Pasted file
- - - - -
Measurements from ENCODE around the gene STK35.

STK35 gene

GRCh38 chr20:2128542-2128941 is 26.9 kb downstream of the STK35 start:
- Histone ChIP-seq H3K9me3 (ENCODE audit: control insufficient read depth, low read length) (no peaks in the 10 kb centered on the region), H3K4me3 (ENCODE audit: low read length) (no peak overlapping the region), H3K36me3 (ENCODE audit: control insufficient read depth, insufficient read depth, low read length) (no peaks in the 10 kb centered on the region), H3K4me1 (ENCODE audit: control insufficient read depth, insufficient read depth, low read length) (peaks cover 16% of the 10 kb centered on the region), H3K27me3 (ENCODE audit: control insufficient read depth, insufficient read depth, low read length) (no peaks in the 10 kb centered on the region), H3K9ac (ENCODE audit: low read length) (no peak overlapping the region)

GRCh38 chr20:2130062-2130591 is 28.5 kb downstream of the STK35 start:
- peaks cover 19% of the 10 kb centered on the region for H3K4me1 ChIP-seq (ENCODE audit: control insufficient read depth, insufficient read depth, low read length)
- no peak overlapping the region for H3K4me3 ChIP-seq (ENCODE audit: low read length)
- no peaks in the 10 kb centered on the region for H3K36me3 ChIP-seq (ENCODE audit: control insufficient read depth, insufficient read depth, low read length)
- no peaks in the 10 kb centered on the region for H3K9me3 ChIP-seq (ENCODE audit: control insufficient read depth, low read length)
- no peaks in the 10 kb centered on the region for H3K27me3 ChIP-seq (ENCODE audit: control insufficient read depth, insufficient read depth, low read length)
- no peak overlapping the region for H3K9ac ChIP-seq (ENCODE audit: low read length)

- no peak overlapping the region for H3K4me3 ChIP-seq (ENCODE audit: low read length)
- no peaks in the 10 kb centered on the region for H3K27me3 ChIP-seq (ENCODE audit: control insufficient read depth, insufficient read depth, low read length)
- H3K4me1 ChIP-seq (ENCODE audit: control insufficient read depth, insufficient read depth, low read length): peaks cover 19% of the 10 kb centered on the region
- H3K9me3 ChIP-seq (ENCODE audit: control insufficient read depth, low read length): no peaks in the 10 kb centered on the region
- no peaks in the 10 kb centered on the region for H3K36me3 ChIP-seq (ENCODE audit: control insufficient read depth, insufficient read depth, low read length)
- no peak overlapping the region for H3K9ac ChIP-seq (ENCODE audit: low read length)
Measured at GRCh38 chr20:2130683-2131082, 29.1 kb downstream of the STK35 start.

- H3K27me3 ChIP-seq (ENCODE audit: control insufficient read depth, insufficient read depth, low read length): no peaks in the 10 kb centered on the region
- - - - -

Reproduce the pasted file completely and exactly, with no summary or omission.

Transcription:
Measurements from ENCODE around the gene STK35.

STK35 gene

GRCh38 chr20:2128542-2128941 is 26.9 kb downstream of the STK35 start:
- Histone ChIP-seq H3K9me3 (ENCODE audit: control insufficient read depth, low read length) (no peaks in the 10 kb centered on the region), H3K4me3 (ENCODE audit: low read length) (no peak overlapping the region), H3K36me3 (ENCODE audit: control insufficient read depth, insufficient read depth, low read length) (no peaks in the 10 kb centered on the region), H3K4me1 (ENCODE audit: control insufficient read depth, insufficient read depth, low read length) (peaks cover 16% of the 10 kb centered on the region), H3K27me3 (ENCODE audit: control insufficient read depth, insufficient read depth, low read length) (no peaks in the 10 kb centered on the region), H3K9ac (ENCODE audit: low read length) (no peak overlapping the region)

GRCh38 chr20:2130062-2130591 is 28.5 kb downstream of the STK35 start:
- peaks cover 19% of the 10 kb centered on the region for H3K4me1 ChIP-seq (ENCODE audit: control insufficient read depth, insufficient read depth, low read length)
- no peak overlapping the region for H3K4me3 ChIP-seq (ENCODE audit: low read length)
- no peaks in the 10 kb centered on the region for H3K36me3 ChIP-seq (ENCODE audit: control insufficient read depth, insufficient read depth, low read length)
- no peaks in the 10 kb centered on the region for H3K9me3 ChIP-seq (ENCODE audit: control insufficient read depth, low read length)
- no peaks in the 10 kb centered on the region for H3K27me3 ChIP-seq (ENCODE audit: control insufficient read depth, insufficient read depth, low read length)
- no peak overlapping the region for H3K9ac ChIP-seq (ENCODE audit: low read length)

- no peak overlapping the region for H3K4me3 ChIP-seq (ENCODE audit: low read length)
- no peaks in the 10 kb centered on the region for H3K27me3 ChIP-seq (ENCODE audit: control insufficient read depth, insufficient read depth, low read length)
- H3K4me1 ChIP-seq (ENCODE audit: control insufficient read depth, insufficient read depth, low read length): peaks cover 19% of the 10 kb centered on the region
- H3K9me3 ChIP-seq (ENCODE audit: control insufficient read depth, low read length): no peaks in the 10 kb centered on the region
- no peaks in the 10 kb centered on the region for H3K36me3 ChIP-seq (ENCODE audit: control insufficient read depth, insufficient read depth, low read length)
- no peak overlapping the region for H3K9ac ChIP-seq (ENCODE audit: low read length)
Measured at GRCh38 chr20:2130683-2131082, 29.1 kb downstream of the STK35 start.

- H3K27me3 ChIP-seq (ENCODE audit: control insufficient read depth, insufficient read depth, low read length): no peaks in the 10 kb centered on the region